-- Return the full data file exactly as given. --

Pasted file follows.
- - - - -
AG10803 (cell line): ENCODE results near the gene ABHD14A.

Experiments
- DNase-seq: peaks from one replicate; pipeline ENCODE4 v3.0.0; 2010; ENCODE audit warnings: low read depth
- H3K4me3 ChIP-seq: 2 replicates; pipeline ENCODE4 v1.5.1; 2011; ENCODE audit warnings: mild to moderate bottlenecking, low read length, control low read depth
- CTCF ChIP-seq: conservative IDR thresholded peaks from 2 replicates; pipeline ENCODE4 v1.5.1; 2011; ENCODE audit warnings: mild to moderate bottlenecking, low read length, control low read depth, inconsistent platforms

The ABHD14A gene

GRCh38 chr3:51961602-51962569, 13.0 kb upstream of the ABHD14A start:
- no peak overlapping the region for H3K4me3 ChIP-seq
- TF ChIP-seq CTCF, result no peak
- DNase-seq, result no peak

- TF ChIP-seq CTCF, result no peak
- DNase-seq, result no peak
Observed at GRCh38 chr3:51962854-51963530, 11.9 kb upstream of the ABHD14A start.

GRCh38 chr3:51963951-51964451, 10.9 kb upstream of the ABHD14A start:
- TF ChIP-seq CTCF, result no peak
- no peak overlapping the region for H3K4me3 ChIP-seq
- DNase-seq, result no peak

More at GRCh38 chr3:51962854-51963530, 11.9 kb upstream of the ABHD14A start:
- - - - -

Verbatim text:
AG10803 (cell line): ENCODE results near the gene ABHD14A.

Experiments
- DNase-seq: peaks from one replicate; pipeline ENCODE4 v3.0.0; 2010; ENCODE audit warnings: low read depth
- H3K4me3 ChIP-seq: 2 replicates; pipeline ENCODE4 v1.5.1; 2011; ENCODE audit warnings: mild to moderate bottlenecking, low read length, control low read depth
- CTCF ChIP-seq: conservative IDR thresholded peaks from 2 replicates; pipeline ENCODE4 v1.5.1; 2011; ENCODE audit warnings: mild to moderate bottlenecking, low read length, control low read depth, inconsistent platforms

The ABHD14A gene

GRCh38 chr3:51961602-51962569, 13.0 kb upstream of the ABHD14A start:
- no peak overlapping the region for H3K4me3 ChIP-seq
- TF ChIP-seq CTCF, result no peak
- DNase-seq, result no peak

- TF ChIP-seq CTCF, result no peak
- DNase-seq, result no peak
Observed at GRCh38 chr3:51962854-51963530, 11.9 kb upstream of the ABHD14A start.

GRCh38 chr3:51963951-51964451, 10.9 kb upstream of the ABHD14A start:
- TF ChIP-seq CTCF, result no peak
- no peak overlapping the region for H3K4me3 ChIP-seq
- DNase-seq, result no peak

More at GRCh38 chr3:51962854-51963530, 11.9 kb upstream of the ABHD14A start: